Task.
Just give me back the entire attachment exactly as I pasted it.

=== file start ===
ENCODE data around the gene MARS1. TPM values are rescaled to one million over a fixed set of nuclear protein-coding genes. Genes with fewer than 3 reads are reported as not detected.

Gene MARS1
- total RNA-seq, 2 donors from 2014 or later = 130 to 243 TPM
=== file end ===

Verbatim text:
ENCODE data around the gene MARS1. TPM values are rescaled to one million over a fixed set of nuclear protein-coding genes. Genes with fewer than 3 reads are reported as not detected.

Gene MARS1
- total RNA-seq, 2 donors from 2014 or later = 130 to 243 TPM